top of page

What is a ‘Registered Breeder'?

Updated: Nov 30, 2023


When looking around for a breeder, you might have come across the term ‘registered breeder’. It’s a term that sounds professional and certified, but making sense of it can be a little tricky – being ‘registered’ doesn’t necessarily guarantee a breeder is ‘responsible’.


RightPaw are here to help you make sense of it all!


So what does it mean to be registered?


Being a registered breeder means the breeder has registered with some form of governing body or organisation. There are a few ways you can do this in Australia.


small black puppy looking up

State and Council Registration


In some states, such as Queensland, New South Wales and South Australia, breeders are legally required to register with a state register, and be issued with an identifying number. This number has various names in different states eg. Breeder Identification Number (NSW), Supply Number (QLD) & Breeder Registration Number (SA).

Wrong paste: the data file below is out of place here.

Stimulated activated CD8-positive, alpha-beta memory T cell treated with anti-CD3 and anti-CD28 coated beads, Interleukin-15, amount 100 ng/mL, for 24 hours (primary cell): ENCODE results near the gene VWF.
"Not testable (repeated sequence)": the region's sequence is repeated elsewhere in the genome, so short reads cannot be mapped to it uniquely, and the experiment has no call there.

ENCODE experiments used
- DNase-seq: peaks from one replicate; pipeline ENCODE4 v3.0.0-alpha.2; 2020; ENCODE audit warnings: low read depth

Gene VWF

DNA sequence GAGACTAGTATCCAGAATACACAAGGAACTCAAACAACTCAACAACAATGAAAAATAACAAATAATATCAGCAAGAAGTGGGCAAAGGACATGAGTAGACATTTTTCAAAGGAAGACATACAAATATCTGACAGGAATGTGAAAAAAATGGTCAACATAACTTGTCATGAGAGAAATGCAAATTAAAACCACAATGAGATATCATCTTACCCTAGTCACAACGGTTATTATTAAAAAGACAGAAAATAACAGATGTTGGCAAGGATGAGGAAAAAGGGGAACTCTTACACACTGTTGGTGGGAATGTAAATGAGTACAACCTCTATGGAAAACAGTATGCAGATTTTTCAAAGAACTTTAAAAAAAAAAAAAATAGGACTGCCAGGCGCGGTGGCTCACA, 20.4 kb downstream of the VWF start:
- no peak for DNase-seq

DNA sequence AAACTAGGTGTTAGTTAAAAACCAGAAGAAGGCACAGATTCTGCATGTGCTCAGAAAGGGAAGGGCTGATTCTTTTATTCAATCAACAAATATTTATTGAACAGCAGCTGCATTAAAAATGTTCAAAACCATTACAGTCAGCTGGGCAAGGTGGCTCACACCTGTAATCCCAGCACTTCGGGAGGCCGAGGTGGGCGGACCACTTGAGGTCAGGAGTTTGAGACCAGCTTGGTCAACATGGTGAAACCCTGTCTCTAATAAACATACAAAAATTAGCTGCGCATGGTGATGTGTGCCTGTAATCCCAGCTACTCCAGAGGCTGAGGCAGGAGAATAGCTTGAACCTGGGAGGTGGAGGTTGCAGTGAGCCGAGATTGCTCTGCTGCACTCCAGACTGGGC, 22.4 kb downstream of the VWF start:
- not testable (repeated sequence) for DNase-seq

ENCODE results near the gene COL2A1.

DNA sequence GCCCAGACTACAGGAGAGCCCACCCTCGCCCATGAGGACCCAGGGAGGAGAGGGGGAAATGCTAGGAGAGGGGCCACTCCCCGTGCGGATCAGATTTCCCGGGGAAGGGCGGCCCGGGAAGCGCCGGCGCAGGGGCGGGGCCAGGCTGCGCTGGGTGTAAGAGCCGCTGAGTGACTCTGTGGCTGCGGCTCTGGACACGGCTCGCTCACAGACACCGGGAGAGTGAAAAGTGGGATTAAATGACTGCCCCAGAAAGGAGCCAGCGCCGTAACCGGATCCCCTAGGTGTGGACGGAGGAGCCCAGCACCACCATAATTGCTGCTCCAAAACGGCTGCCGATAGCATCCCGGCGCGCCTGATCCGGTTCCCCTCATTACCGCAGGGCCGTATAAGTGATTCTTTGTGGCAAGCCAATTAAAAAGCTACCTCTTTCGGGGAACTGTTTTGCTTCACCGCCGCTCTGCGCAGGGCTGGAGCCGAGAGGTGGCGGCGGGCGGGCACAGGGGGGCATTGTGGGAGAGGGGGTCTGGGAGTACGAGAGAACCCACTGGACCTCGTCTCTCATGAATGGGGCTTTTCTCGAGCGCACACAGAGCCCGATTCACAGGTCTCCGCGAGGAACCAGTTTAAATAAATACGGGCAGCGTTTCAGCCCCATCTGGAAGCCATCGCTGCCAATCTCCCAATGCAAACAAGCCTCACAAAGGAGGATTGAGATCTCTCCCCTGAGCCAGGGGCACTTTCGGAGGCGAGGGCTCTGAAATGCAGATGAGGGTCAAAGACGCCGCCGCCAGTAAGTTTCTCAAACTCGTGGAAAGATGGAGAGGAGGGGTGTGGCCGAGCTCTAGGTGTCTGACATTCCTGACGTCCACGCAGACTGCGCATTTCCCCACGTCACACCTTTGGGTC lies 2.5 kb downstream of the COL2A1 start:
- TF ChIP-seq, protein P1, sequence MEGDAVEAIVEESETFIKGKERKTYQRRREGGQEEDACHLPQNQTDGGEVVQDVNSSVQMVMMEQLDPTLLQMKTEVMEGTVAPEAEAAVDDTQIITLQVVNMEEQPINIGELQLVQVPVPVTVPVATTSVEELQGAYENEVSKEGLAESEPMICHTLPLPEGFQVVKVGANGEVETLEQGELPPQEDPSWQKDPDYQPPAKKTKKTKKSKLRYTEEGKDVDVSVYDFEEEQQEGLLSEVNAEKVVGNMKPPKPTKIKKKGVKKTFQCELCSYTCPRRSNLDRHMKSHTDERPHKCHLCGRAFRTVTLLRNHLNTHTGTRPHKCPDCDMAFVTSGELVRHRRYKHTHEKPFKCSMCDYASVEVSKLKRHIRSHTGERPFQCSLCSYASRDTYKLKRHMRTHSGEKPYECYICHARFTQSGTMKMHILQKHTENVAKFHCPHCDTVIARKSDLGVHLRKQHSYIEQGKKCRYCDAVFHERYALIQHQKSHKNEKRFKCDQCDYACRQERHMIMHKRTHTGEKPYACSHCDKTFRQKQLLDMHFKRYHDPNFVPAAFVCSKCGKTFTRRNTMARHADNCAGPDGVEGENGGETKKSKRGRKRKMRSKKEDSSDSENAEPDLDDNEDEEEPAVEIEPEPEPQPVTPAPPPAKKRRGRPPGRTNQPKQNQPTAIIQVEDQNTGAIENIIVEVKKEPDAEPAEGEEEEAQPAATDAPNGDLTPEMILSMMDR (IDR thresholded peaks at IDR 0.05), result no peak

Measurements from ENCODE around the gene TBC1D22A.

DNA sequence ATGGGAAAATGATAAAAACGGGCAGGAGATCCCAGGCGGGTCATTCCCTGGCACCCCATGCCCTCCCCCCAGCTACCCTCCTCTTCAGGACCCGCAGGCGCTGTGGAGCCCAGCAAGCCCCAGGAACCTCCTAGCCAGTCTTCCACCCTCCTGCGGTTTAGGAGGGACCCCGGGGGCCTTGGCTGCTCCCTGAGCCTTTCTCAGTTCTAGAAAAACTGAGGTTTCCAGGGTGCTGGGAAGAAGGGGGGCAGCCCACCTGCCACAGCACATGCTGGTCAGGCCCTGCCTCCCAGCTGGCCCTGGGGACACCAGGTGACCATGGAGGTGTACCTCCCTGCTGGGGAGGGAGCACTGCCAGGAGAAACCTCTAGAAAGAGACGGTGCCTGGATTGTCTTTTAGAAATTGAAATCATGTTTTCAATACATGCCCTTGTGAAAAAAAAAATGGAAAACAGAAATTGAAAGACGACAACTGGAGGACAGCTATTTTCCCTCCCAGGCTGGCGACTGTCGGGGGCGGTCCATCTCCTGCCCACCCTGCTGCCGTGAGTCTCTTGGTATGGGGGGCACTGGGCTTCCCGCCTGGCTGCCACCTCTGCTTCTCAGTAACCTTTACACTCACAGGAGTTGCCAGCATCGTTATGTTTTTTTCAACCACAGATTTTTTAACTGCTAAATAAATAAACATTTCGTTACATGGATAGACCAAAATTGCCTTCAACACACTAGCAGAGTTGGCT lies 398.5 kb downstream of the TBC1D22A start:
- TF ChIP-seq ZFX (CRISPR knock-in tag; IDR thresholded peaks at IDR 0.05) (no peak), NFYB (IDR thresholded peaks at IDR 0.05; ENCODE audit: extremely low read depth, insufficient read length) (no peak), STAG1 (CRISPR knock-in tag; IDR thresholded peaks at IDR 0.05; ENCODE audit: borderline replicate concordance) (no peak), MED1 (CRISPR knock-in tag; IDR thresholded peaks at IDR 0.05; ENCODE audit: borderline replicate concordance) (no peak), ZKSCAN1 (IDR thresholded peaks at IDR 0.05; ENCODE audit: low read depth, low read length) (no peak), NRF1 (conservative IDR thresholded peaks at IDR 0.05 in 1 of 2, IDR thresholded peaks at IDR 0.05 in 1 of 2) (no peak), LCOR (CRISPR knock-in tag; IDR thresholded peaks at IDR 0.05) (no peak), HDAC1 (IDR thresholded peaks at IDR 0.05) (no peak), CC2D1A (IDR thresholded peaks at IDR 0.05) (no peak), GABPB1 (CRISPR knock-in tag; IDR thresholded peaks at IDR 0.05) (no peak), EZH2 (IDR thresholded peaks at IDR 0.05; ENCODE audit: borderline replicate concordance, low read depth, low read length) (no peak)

In most states, breeders are required to register with their local councils (sometimes in addition to the state register) in order to legally sell dogs, but this can vary depending on their location.


In most states, getting registered with the state or council is as simple as filling out an online form and paying an annual registration fee. It can be easily obtained and there is usually no inspection or quality control process, so this registration does not tell you that the breeder acts responsibly.


Breeding Organisations


The other use of the term ‘registered’ breeder is for breeders who have joined formal breeding organisations. These vary in size, legacy and whether they are for purebred or mixed-breed dogs. Membership with some of the well regarded organisations can be used legally in place of a state or council registration, in some locations.


Being ‘registered’ with an organisation is often a sign that a breeder wants to be held to a higher standard, and cares about the practice of breeding, but there can still be a wide variety of quality between these organisations.